<iframe src="//www.googletagmanager.com/ns.html?id=GTM-TMFBBP" height="0" width="0" style="display:none;visibility:hidden"> How to Figure Out If That Venue Is Right for Your Music
Expert Music Career Advice For DIY Musicians

How to Figure Out If That Venue Is Right for Your Music

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You don’t have to say yes all the time. “No” can be a freeing word. And sometimes, you’ll need to use “no” when deciding where to play gigs. But how can you figure out which venues to turn away and which to embrace?

In this post, I want to help you figure that out. I’ll encourage you to ask direct questions of yourself as well as taking The Perfect 30 Test.

Does the venue work for your music?

Through all the shows I’ve played, one thing I’ve learned is that my music does not fit dive bars. I make finger-plucky acoustic folk. The people at bars don’t want that stuff.

That’s an example of a venue that doesn’t work with my music. And it’s important for you to figure this out for yourself. Sometimes that has to happen through trial and error, but I’m hoping this post helps minimize that.

If you’re in a rock band, even an acoustic rock band, your music would work in bars and breweries. Blues, jazz, indie-pop — all good genres for that type of venue. But if you make acoustic folk, try coffee shops, house shows, and farmers markets. 

Try this: check out the other acts performing at a given venue. If they sound like you, that’s probably a good place for you.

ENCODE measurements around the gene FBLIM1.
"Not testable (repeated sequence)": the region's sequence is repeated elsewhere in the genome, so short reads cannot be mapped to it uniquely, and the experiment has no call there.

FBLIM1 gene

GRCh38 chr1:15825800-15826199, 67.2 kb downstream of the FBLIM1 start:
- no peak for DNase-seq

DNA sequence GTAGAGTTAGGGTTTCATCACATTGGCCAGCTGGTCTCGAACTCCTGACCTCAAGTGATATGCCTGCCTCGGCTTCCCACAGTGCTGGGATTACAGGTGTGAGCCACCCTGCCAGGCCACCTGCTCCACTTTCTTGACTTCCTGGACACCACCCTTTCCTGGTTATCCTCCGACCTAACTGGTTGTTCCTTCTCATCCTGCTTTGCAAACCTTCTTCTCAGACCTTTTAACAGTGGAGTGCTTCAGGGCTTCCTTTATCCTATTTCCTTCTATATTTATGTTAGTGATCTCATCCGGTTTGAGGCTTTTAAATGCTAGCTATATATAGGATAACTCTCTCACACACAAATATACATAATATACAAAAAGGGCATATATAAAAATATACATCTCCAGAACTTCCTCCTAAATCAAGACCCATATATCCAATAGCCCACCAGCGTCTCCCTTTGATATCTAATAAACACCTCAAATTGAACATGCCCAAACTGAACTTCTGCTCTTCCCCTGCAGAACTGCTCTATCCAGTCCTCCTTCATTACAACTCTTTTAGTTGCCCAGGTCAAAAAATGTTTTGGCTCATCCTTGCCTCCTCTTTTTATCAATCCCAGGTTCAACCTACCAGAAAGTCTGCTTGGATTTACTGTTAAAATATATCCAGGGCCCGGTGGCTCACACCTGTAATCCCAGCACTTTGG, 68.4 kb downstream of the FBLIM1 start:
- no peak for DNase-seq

Will you be the featured entertainment or background music?

Maybe this one doesn’t matter to you, but some musicians have strong opinions. And that’s totally fine. 

I personally prefer to be background music — I like to influence the atmosphere without being the center of attention. But some musicians just have a knack for entertaining. They want to be the feature of the night, and many of them deserve to be. 

What kind of musician are you? An entertainer or room supporter? A Performer or a Presence?

Will you get paid?

Ari Herstand of Ari’s Take has a super helpful tool that can help you choose (or not choose) a venue. He calls it The Perfect 30 Test. It involves looking at three categories:

  • Payment: Does the venue pay enough or at all?
  • Career Building: Will playing there boost your career?
  • Enjoyment: Will you have fun and enjoy yourself?

Here’s what you do: Rate the venue or event from one to 10 in each category. Add up all the points among the categories; the closer you are to 30, the more reason to take the gig. Herstand suggests taking shows that get an overall rating of 15 or above. 

For example, here’s how I’d score playing a solo show at a brewery:

In my experience with breweries, payment is above average but not amazing, so I’d give the Payment category a 6. 

My style of music doesn’t fit breweries that well, so the Career Building category doesn’t get a high score. People may not be able to hear me very well and may not even be super interested. I’d give it a 5 — it would neither hurt nor greatly helps my career. 

The Enjoyment category also doesn’t get a high score because I don’t love playing solo shows. The more people onstage with me, the more exciting it is. Plus, if people aren’t really interested in listening to my music, I’d rather not even be there. I’d give it a 3. 

That’s a total of 14. I’d pass on the gig, barely. 

Try using this tool for yourself and see what you think!

Find venues looking for music like yours

Sonicbids is a place that helps musicians get the gigs that are right for them. So as you search for venues and events in our database, ask these questions. 

  • Does the venue like your style of music?
  • Will you be the entertainment or in the background?
  • Do they pay?
  • Will performing there give you career opportunities? 

Remember, you don’t have to say yes every time. Saying “no” can free you up for your “yes” venue.

 

Caleb J. Murphy is a songwriter and producer based in Austin, TX., and the founder of Musician With A Day Job, a blog that helps part-time musicians succeed.

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